MkI Tone Bender

Jerms MkI Tone Bender on RigShare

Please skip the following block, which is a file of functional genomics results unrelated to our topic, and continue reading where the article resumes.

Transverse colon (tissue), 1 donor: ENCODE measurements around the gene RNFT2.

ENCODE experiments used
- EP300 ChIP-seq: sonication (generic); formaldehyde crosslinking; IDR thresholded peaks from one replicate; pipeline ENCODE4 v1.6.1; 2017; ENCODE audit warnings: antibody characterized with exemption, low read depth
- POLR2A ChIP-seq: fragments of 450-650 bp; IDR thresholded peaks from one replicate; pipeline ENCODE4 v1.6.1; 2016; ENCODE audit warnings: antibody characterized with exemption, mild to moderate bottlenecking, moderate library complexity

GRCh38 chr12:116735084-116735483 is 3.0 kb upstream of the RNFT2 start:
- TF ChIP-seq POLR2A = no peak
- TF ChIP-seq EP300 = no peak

In case you weren't too sure Jerms is a builder of fine fuzz pedals not a flesh eating bacteria or something you might get in a public restroom. He has really been picking up steam lately with some well known fuzz patrons using his stuff in the studio and live. Jerms himself is just a man named Jim Roth who is also known as the guitarist in the band "Built To Spill." He has a vast and spectacular pedal collection of which he uses to create his clones of vintage and rare circuits. Today well talk about the one build that has put Jim on the map and has really set him apart from other builders that have dabbled in the same circuit; The MkI Tone Bender. One of the most famously used and elusive fuzzes around. It was created as a improvement on the Maestro Fuzz-Tone by a technician named Gary Hurst and sold through Macari's Music Shop under the Sola Sound name. Today it is one of the most sought after fuzzes in the world and has been replicated more times than you can count. The trouble with this circuit is the tuning of it. It can be a tricky process in which some will fall flat and lifeless while others simply shine. The Jerms example here has an overall less scooped sound than some of my other MkI clones and delivers a very stout, full bodied flavor. It really sustains and decays in an organic and lifelike way. It is tuned to perfection and sounds great on every setting of the dials and with every amp/guitar combination I played it through. To find one of these can be a challenge. Jerms pedals, especially the MkI, don't usually come up for sale very often and new ones are only made available through certain Internet forums or through Jim himself. He is not a guy that makes pedals for a living so when he makes them they are usually runs of a few here and there. So if you find a Jerms MkI on the market be prepared to drop some cash, as there will be several fuzz freaks right behind you with money to burn. As far as the look of Jerms' pedals they are very bare bones with no labeling at all. But rather a simple home brew aesthetic and a single color paint job. You won't find the flashy treatments on these or any cute ironic naming twists but they work well and are very good at what they do. Simply put, they sound good...And the insides will make you drool. He tends to make recreations of some of the lesser known pedals out there which is another reason he is creating such a buzz. He is a builder you should know and look out for; there will definitely be more posts of his work here. It just keeps getting better and he is quickly becoming the guy other builders stack themselves against. He doesn't seem to have much ambition to milk his popularity or success but rather just seems like a guy who enjoys what he does and gets satisfaction out of knowing that other musicians enjoy it too. So, if you like old-school, crusty fuzzboxes with tons of vibe; but want to be able to use it to death with no issues or fear of damage try a Jerms out. They really are as close as possible to the real thing without alot of the cost, worry, or issues associated with a vintage pedal. I've owned a few of his pedals and hope to own a few more. They are hand wired with the tastiest of parts and really deliver that thing that we all look for in our favorite fuzz boxes. This builder has old-school down, one look at his work will make you a believer.

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